It is nearly impossible to begin a conversation about the film genres of suspense and psychological thrillers without returning to one of the earliest and most widely influential master of the genres, Sir Alfred Joseph Hitchcock. Hitchcock, also lovingly referred to as Hitch or ‘Master of Suspense’ was made a Knight Commander of the Order of the British Empire by Queen Elizabeth II in 1980 after a career spanning nearly six decades and more than fifty feature films. Many magazines, organizations, filmmakers, critics and entertainment professionals have called him one of the most significant filmmakers of all time and that honor continues to this day.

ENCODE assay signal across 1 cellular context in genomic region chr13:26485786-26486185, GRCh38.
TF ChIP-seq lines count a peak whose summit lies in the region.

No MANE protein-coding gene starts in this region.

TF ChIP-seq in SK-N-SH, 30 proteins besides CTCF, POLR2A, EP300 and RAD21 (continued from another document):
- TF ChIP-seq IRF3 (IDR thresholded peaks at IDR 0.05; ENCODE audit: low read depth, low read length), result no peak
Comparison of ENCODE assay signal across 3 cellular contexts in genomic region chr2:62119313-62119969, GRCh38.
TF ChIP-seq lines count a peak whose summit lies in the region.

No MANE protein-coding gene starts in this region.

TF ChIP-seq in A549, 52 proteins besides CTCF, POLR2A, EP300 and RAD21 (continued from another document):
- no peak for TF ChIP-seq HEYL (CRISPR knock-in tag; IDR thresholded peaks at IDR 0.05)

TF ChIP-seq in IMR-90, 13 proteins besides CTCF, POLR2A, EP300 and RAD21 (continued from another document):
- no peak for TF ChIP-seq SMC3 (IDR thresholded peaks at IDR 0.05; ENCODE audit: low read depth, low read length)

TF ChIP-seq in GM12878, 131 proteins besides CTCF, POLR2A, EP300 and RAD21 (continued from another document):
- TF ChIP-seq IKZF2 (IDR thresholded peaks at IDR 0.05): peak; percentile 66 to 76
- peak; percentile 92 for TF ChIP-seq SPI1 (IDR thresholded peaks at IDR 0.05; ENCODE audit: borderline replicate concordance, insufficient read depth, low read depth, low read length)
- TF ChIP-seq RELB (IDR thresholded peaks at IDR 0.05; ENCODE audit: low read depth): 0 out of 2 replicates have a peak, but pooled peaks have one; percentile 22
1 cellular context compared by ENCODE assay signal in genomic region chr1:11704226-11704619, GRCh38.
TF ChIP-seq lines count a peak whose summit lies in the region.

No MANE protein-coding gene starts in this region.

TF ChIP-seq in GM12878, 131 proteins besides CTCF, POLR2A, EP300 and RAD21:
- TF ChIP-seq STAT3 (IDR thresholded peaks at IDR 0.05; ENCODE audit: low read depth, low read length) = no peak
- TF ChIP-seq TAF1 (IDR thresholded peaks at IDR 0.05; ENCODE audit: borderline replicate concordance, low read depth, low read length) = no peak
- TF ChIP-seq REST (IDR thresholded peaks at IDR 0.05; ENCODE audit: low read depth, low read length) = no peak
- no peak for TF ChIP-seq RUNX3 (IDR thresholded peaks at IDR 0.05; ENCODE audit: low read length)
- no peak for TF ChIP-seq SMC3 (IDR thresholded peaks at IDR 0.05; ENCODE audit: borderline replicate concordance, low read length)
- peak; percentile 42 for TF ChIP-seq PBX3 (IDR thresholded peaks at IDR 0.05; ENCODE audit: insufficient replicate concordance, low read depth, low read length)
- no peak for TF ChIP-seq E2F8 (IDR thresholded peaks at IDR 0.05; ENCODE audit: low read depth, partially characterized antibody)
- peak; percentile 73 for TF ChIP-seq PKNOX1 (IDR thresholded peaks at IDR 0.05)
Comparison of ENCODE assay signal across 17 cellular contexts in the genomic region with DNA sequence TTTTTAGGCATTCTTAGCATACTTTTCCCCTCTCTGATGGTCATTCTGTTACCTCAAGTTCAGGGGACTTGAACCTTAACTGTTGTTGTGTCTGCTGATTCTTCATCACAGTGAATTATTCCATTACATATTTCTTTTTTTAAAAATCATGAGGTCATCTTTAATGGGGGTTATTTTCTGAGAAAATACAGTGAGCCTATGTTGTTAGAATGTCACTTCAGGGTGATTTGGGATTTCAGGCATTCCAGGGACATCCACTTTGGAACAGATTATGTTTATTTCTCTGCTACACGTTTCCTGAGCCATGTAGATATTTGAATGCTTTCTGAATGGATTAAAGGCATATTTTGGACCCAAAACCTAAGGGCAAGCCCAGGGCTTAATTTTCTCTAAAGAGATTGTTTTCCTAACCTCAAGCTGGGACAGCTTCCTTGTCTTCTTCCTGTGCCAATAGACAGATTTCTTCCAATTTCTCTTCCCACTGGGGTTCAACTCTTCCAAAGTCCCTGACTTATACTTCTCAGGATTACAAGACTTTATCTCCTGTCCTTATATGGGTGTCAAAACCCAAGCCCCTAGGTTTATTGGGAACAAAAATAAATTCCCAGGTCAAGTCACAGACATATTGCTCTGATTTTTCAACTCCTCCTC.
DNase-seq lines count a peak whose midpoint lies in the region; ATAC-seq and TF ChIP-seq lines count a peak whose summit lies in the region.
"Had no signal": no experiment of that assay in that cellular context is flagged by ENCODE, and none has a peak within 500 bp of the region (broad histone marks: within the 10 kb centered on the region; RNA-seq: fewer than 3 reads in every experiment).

Hitchcock’s authority is undeniable and widespread not only in terms of technique. He was anointed, if you will, by Truffaut and other members of the nouvelle vague “French New Wave” along with Howard Hawks and Jean Renoir as perhaps the earliest true auteurs or “authors” of cinema. Auteur then can be best understood as the personal, primary creative vision of the director. One might think of their contemporary counterparts like Scorsese, Lynch, and the Coen’s as auteurs. Hitchcock incorporated many inventive and stylistic choices in his films, such as insistence that the camera be fluid and unobtrusive to the audience, using camera angles that impersonated a person’s actual field of view, and inviting the audience to interact with the film in a way that was immediate and often described as voyeuristic. Much has been written about his manipulation of the audience’s feelings to maximize reaction, to elicit anxiety, fear and empathy with sophisticated and purposeful composition, editing and cinematography. Hitchcock is famously known for saying to Roger Ebert, among others regarding the conception and creation of his films that, “Once the screenplay is finished, I’d just as soon not make the film at all…I have a strongly visual mind. I visualize a picture right down to the final cuts. I write all this out in the greatest detail in the script, and then I don’t look at the script while I’m shooting. I know it off by heart, just as an orchestra conductor needs not look at the score.” The greatest and perhaps most lasting of Hitchcock’s legacy is a methodology whereby the film is born from an idea that becomes a story that begets a screenplay that in its most realized state is the product of planning, orchestration and machination. This command of cinematic language and precisely realized style has been duplicated, copied, borrowed from, and serves one of the most notable influences for filmmakers from Spielberg to Scorcese , David Mamet and Polanski, from M. Night Shyamalan to David Lynch, and of particular mention is his influence of the Cahiers du Cinema or French New Wave, especially Truffaut, who celebrated Hitchcock both with praise and inspiration. Truffaut, in commenting on Hitchcock’s style, technique and influence, further explored his impact in a study of Edgar Allan Poe and aptly described them as “artists of anxiety”. There is no mistaking the significance of anxiety in Hitchcock’s films or its impact on the thriller and suspense genres. Some have even cited horror filmmakers Tobe Hooper and George Romero as having been directly influenced by Psycho, but the connection between that genre and Hitch would be an article unto itself.